However, formal education could never abolished non-formal education, which existed all the time and, as already mentioned, exists at present as well.
Still, in environments where formal education could not exist, non-formal education found ways to function. For example, in the Nazi camps during World War II, although there was no possibility of any kind of formal education or schooling for certification, brave people, formal teachers, rabbis, laymen with teaching intentions provided many others with non-formal education, as we know from many memoires and other resources.
So, in a sense, we can conceptualize that formal education is a kind of extension of non-formal education, which can function in any social environment, rather than non-formal education being an extension of formal education, despite its conceptualization by many educators and laymen in this way.
Non-formal education is the real form of education in the sense that while societies can function without formal education (at least on a certain level), we cannot find human colonies without certain types of non-formal education, even in extremes forms of life.

Therefore we should pay much more attention to non-formal education than we did typically, i.e., without thinking that non-formal education would be better than formal education or the opposite. They are different, but based on the same roots.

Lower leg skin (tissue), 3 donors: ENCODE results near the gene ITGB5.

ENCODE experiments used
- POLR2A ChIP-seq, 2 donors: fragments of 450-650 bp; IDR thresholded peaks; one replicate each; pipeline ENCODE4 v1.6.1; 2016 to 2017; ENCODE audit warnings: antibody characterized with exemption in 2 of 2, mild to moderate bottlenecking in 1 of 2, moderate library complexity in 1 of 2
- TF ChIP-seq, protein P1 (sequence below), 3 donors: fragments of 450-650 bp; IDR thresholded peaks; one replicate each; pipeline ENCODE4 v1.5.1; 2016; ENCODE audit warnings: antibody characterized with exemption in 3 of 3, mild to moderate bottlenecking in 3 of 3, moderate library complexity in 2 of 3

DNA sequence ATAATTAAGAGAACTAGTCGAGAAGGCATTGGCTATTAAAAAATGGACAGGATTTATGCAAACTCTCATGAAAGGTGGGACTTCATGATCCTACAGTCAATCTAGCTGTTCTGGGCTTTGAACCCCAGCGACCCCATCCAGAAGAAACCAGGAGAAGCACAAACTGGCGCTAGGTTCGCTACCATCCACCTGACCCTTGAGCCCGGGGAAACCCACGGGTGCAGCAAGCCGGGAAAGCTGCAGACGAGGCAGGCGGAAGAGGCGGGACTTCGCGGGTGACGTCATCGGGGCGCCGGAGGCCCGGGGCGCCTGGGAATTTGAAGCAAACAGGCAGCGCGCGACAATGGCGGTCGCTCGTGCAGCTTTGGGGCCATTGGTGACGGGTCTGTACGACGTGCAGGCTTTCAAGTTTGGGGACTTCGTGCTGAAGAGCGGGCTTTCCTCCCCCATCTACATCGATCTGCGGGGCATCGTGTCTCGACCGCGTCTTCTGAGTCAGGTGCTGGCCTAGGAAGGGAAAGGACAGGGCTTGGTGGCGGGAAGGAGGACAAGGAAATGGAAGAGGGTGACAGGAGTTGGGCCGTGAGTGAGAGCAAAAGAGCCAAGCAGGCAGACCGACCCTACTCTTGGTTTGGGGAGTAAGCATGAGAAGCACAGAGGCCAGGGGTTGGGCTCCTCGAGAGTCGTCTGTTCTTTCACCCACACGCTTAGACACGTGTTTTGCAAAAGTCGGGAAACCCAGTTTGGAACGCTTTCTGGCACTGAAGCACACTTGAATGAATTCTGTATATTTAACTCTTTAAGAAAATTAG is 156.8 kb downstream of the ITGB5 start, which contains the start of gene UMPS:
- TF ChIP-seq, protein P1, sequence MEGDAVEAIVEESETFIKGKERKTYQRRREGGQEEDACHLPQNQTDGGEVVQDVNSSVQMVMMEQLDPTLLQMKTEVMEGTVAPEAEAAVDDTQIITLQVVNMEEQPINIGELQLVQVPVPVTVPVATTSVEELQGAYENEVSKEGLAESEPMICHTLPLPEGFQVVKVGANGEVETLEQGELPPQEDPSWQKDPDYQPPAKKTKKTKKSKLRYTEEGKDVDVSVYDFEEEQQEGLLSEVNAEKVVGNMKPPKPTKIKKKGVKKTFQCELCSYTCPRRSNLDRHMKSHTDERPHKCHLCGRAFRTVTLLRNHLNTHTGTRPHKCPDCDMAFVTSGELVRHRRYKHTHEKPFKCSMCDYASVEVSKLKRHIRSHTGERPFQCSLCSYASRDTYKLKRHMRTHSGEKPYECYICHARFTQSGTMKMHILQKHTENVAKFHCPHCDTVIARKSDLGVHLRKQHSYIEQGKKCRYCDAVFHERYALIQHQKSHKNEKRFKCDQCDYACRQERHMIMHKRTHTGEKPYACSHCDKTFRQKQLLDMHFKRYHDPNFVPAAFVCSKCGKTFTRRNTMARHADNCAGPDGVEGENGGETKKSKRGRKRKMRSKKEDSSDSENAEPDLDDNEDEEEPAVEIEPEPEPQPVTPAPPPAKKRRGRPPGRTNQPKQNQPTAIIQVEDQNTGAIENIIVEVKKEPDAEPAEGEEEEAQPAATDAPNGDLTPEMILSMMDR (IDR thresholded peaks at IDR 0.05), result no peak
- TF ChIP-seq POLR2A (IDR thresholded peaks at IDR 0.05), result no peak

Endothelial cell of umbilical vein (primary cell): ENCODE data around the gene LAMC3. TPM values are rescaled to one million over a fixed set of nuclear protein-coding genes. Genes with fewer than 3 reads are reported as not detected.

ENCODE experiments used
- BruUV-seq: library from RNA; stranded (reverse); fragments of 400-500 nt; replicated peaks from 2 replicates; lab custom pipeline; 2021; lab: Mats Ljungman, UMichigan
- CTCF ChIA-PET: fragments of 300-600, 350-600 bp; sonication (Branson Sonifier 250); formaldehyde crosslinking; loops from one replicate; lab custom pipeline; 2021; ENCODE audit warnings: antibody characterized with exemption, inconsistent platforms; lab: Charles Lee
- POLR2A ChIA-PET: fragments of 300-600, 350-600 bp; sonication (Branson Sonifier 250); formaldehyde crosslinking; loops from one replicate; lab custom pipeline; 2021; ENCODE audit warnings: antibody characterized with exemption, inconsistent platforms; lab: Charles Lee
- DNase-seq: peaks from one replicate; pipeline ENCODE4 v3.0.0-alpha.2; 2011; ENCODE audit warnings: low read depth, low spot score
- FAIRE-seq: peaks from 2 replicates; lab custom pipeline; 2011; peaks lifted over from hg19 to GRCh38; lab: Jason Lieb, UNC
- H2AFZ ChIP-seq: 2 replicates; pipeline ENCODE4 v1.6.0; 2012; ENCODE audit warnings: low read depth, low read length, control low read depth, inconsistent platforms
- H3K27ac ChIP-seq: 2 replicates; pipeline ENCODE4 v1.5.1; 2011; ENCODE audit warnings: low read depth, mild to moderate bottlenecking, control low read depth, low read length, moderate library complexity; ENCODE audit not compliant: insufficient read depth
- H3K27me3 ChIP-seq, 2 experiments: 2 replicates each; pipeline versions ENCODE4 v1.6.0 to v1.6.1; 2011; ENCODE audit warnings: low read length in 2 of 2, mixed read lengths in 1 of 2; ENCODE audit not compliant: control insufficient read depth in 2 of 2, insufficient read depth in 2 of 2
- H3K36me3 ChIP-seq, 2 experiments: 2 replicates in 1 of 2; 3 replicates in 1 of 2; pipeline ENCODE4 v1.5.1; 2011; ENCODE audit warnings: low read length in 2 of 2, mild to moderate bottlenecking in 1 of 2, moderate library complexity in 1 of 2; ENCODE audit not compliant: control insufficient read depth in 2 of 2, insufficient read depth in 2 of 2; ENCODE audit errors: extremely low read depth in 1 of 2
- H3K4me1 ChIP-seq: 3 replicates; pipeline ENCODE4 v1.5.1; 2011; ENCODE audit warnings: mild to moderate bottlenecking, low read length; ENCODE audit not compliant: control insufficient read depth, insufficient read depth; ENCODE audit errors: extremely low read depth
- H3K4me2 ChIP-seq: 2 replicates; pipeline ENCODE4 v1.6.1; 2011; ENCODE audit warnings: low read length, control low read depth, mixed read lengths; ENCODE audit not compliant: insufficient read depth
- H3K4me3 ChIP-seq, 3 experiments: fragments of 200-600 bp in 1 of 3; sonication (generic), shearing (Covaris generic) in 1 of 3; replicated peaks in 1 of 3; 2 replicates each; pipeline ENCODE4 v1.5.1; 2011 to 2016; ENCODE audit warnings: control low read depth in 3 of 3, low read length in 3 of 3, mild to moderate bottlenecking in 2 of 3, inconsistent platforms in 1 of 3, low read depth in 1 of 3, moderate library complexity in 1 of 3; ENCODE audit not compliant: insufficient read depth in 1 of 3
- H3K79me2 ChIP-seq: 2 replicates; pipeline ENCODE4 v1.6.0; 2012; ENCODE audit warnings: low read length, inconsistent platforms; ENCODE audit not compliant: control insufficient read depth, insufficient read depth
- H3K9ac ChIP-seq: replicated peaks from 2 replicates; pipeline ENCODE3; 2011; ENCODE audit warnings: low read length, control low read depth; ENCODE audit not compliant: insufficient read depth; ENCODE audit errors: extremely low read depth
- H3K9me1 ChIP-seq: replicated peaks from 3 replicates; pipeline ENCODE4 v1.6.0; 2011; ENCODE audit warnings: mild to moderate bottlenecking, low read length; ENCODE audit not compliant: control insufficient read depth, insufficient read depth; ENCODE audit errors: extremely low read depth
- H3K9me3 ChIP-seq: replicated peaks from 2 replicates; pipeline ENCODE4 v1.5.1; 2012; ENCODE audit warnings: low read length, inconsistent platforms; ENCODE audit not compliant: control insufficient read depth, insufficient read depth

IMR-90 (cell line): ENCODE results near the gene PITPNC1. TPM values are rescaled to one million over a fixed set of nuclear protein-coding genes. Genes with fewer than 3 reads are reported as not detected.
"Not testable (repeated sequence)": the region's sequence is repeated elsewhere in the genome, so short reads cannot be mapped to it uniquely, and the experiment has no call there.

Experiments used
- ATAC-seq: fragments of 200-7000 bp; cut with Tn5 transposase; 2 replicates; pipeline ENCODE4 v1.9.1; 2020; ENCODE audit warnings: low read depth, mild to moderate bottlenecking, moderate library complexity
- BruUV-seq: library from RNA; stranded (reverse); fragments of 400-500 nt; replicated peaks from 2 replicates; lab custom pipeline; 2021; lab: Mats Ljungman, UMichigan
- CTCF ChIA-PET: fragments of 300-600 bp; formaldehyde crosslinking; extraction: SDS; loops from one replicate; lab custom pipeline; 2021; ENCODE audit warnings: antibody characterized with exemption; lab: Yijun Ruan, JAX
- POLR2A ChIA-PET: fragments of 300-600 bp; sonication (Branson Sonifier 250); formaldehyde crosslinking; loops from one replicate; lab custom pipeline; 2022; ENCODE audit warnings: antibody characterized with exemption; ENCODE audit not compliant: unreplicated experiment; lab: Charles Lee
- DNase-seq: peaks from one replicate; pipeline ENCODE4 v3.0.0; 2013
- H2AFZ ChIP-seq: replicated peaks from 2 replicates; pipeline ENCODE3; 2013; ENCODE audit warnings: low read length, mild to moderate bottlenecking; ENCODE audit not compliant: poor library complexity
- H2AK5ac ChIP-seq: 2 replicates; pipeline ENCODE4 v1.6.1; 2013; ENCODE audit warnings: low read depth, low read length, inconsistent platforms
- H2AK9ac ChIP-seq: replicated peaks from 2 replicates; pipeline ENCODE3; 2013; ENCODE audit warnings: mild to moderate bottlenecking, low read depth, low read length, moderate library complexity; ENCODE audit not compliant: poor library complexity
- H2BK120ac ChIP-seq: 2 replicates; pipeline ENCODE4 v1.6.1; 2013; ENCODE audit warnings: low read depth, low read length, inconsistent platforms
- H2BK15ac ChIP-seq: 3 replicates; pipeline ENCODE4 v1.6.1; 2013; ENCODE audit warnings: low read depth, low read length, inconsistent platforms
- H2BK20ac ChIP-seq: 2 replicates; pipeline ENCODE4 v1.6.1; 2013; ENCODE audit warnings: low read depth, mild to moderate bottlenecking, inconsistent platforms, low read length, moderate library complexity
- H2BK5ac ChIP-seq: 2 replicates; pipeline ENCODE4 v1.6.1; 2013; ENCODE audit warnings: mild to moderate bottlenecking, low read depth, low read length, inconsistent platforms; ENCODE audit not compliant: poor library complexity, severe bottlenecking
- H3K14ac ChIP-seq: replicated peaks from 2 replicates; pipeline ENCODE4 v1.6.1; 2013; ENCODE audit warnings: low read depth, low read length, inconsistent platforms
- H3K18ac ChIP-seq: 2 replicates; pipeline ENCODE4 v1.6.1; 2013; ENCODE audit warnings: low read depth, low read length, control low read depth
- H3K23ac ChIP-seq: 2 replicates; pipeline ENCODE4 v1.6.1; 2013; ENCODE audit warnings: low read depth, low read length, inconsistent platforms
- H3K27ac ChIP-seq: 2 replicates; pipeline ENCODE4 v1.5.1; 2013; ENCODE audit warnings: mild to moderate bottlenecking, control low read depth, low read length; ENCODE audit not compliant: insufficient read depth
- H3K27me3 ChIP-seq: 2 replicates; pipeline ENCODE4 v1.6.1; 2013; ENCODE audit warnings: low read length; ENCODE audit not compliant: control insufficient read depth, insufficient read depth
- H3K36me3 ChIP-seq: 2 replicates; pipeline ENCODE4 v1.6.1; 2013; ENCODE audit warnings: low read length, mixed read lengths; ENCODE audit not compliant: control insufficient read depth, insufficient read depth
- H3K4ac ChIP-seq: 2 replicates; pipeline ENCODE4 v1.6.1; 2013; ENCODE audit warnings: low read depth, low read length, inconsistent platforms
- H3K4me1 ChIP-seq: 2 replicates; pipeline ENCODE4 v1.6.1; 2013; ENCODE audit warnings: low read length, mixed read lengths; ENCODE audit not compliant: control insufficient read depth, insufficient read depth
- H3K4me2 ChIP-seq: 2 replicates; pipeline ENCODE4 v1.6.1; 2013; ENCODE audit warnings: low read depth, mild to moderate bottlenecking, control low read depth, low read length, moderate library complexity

To know and learn more about non-formal education is very important from the viewpoint of educational science. There are dozens of crucial issues: if we could develop well-elaborated answers to them, we could surely reach a better and more professional understanding of what teaching and learning as human acts mean, as the basis of formal education as well.


Examples of these crucial issues:

  • Many laymen are able to develop very effective teaching methods in non-formal education as teachers, despite the fact that they did not get any formal teacher education. Cognitively, professionally, socially, how are these people able to build up whole, well-elaborated, highly-structured educational methods without any formal teacher training? On the other hand, how is it that there are many people who went through formal teacher education but are unable to invent and build up any systematic methods in education? Why do we even need formal teacher education?
  • What kinds of knowledge can be constructed in non-formal education? Which types of knowledge would be impossible to teach in non-formal education, and why? How can people combine all types of knowledge they get in formal and non-formal education in their minds?
  • What are the similarities and differences between the work of teachers who experienced some type of formal teacher education during their lives and careers and the work of those who did not?
  • What are the characteristics of teachers’ selection, professional development, self-improvement processes, collaborations, quality assurance, and related issues in non-formal education?
Add a Comment
(* - required)

Click the button to copy the link to the clipboard. You may then paste it into your web site or blog.
Copy Permalink